People affected by the “second-generation cutoff” may face certain pressures from their community regarding whom they can marry and have children with in order to maintain their Indian status. For a thought-provoking examination into how this manifests in a Mohawk community, we recommend the National Film Board of Canada’s film “Club Native.” As was mentioned earlier, these categories rest predominantly on legislation and not on actual Aboriginal ancestry.

These subsections and the ability to pass on status to one’s children is currently being reexamined by the Canadian court system, thanks to Sharon McIvor, a Nle’kepmxcin woman from Merritt, B.C. who has led the fight against its discriminatory provisions.

Non-status Indians

The problematic nature of Indian status as created by the Indian Act has resulted in wide-ranging implications for Aboriginal peoples ineligible for status. Aboriginal people without status under the Indian Act remain legally unrecognized as Aboriginal peoples by the Canadian government.  Non-status Indians face the challenges of being legislated out of their communities, unable to participate in band politics, and ineligible for the same rights and various types of government support offered to status Indians. However, status and non-status Indians also share many common concerns – displacement from their ancestral homelands and their traditional ways of life, socio-economic challenges, a desire to practice their own cultures and traditions and to determine their own identities and futures.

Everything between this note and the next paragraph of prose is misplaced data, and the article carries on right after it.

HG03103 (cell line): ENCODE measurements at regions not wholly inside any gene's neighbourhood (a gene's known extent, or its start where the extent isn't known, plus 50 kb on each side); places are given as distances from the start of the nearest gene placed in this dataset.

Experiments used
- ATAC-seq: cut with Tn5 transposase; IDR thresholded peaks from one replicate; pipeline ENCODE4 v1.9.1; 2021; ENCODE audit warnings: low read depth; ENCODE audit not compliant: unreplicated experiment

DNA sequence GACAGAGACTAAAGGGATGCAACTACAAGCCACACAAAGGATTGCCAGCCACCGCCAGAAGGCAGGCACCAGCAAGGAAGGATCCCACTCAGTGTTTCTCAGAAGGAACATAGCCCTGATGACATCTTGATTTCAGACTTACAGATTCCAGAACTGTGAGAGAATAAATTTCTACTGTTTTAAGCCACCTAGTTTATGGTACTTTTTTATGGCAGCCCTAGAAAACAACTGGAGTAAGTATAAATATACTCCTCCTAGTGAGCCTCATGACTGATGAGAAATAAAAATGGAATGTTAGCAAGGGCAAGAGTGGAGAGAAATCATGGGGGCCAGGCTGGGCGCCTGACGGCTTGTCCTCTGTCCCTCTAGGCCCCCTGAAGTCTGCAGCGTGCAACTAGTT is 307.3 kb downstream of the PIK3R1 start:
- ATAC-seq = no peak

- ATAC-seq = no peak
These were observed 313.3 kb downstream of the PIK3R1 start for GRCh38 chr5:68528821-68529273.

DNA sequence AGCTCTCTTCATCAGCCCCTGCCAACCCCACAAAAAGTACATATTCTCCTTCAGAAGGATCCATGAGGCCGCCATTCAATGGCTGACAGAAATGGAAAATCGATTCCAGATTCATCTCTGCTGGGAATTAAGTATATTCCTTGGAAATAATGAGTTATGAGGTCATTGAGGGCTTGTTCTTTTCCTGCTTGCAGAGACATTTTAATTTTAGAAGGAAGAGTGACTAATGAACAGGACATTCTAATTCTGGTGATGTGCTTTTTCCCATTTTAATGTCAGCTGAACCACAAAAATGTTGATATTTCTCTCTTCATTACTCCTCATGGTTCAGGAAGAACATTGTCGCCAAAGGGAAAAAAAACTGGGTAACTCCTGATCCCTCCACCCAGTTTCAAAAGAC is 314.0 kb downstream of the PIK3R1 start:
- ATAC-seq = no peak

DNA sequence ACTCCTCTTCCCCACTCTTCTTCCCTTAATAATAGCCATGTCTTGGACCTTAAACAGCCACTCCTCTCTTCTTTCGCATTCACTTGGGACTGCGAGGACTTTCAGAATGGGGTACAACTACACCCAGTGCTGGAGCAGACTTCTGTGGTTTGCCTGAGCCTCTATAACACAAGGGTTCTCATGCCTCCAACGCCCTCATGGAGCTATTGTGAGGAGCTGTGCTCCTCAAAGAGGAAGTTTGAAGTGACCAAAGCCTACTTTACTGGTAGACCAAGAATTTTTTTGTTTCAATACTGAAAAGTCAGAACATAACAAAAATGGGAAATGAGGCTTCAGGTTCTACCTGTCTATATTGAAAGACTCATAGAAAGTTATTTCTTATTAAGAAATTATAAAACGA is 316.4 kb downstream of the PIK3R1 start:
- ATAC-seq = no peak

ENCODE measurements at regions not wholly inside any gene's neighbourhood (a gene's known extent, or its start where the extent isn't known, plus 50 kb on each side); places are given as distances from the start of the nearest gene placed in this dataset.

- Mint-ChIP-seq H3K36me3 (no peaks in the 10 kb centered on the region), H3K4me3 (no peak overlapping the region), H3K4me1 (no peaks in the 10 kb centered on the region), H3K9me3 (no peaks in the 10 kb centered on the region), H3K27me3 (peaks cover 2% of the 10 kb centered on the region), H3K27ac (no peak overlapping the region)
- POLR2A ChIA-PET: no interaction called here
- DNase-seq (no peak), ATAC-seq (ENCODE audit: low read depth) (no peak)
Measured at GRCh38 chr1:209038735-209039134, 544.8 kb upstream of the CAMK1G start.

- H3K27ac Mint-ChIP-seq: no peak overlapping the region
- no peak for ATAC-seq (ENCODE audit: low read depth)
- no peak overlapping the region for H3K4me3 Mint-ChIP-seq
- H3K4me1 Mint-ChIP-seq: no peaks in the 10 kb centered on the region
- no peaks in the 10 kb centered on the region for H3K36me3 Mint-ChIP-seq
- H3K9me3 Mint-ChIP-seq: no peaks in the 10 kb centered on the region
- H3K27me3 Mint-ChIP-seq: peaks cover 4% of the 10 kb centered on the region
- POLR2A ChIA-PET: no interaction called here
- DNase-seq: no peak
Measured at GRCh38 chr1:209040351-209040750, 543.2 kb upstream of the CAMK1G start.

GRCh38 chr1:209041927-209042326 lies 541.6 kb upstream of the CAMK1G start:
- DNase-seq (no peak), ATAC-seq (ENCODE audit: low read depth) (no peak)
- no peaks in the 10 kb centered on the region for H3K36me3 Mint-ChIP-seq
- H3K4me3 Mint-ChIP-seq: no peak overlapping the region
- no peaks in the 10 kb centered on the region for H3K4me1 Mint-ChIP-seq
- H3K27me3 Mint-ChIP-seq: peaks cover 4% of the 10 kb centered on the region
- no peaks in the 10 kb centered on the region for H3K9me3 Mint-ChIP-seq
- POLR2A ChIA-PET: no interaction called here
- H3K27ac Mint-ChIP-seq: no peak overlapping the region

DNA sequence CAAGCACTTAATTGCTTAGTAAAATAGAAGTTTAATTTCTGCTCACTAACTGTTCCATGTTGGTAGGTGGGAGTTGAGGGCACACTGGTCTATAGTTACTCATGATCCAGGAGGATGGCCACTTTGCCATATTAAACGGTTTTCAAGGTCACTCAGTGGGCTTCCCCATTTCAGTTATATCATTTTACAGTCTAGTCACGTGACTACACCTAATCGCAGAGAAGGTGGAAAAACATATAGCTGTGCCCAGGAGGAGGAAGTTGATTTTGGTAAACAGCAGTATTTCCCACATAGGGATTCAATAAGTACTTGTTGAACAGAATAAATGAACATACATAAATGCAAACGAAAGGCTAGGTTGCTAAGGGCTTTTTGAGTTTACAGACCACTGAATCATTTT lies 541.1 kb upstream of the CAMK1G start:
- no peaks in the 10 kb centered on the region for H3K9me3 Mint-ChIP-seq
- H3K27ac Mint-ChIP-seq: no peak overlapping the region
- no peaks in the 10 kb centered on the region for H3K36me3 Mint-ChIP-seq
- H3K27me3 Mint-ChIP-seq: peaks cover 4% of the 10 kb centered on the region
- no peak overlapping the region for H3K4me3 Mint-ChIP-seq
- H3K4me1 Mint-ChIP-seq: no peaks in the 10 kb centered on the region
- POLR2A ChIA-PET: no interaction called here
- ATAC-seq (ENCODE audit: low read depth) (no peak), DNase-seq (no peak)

Despite shared interests, many non-status Indians face challenges in finding forums in which these concerns can be addressed, as the Canadian government claims it is not responsible for non-status Indians. As a result, many Aboriginal organizations represent status Indians alone. The Indian Act’s treatment of “status” has created false notions of authenticity – the misconception that a non-status Indian is less Aboriginal, or an inauthentic Indian. These ideas have permeated Aboriginal as well as non-Aboriginal groups.  Non-status Indians who identify themselves as Aboriginal, with ties to their ancestral homelands, cultures and histories, may find themselves excluded from land claims, treaties, and other similar agreements. Organizations such as the United Native Nations of B.C. and the nationally-based Congress of Aboriginal Peoples (formerly the Native Council of Canada) seek to address this inequity by organizing and giving a voice to non-status Indians. Many non-status Indians, however, feel that they remain an invisible, and hence excluded, demographic.

Why keep Indian status?